Hatzidakis "Skitali" Santorini 2019
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I’m always looking for an excuse to drink more of the wines from Hatzidakis, and they are easily some of the best examples of Greek island wine, and of course, wines from volcanic soils. Santorini was already a winemaking island in the 1617 BCE when it was completely reshaped by an explosion that covered the Bronze Age city of Akrotiri — and preserved it in ash for history. 400 years later winemaking resumed, possibly better than ever. Not much else besides grapes, tomatoes, capers, and fava beans can grow in the harsh, windy conditions on Santorini but all of those things are infused with a palpable intensity due to the vitality required to survive in the rugged ash, rock, and pumice that they are planted in.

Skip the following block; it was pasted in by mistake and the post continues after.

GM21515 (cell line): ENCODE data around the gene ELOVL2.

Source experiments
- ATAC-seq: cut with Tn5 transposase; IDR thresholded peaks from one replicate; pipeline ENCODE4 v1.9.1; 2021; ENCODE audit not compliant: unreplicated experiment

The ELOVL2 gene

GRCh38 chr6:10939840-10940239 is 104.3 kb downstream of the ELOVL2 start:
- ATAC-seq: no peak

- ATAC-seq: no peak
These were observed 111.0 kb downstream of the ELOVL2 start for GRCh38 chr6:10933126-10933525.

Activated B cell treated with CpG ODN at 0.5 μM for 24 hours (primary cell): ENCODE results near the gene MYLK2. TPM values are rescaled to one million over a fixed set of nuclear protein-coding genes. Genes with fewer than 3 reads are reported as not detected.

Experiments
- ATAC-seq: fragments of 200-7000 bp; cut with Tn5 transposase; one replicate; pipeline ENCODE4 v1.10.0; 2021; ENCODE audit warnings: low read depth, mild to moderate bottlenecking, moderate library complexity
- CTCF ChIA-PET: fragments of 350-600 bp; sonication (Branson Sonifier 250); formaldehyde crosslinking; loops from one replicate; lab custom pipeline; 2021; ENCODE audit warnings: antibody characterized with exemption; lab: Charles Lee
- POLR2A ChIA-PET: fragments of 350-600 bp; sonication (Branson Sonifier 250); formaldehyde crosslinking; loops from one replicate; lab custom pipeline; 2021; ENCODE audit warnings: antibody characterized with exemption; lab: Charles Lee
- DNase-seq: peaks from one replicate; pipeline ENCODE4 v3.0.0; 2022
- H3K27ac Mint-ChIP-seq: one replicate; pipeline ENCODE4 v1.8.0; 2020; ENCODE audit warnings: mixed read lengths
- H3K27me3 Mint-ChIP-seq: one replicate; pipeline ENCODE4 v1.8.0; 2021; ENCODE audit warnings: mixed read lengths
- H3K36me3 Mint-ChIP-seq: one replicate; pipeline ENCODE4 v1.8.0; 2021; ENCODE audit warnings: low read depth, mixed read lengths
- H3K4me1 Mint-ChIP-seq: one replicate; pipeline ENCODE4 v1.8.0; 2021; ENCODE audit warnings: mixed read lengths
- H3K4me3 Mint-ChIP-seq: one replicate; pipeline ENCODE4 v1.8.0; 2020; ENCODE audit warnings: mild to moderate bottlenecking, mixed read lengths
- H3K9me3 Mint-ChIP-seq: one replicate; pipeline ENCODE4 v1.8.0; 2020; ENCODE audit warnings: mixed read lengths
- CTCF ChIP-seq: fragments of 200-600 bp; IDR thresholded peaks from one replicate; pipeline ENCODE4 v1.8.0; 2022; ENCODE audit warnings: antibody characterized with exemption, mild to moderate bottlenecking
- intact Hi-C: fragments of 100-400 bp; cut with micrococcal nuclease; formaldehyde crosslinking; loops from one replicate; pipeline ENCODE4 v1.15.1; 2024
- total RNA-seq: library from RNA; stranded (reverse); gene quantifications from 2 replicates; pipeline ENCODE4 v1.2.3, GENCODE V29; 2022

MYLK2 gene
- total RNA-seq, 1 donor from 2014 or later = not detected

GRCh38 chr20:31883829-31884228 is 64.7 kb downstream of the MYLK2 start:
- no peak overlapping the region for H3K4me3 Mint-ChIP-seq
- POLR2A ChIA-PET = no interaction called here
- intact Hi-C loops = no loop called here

Hatzidakis is the first and only certified organic producer (in the modern sense) on the island. In 1997, Haridimos Hatzidakis and his wife Konstantina Chryssou began working vineyards abandoned by her family in 1956 when they fled the island’s most recent eruption. After Haridimos passed away suddenly in 2017, his daughter Stella has taken the lead of an all-female team including oenolgists Stella Papadimitriou and Helena Alevra. The wines are as thrilling and age worthy as ever. ‘Skitali’ is made from 100% Assyrtiko, with 12 months on the lees in steel tank and two more years in bottle before release. It’s powerful but filigreed, with a healthy helping of mineral texture, lemon pith, and racy energy. The chalky, oceanic feeling is unmistakable and it walks a tightrope between baroque opulence and fine-tuned elegance. It will age beautifully but is drinking well now, too. ‘Skitali’ means baton and it refers to the passing of the baton from Haridimos to his children. Jonathan Kemp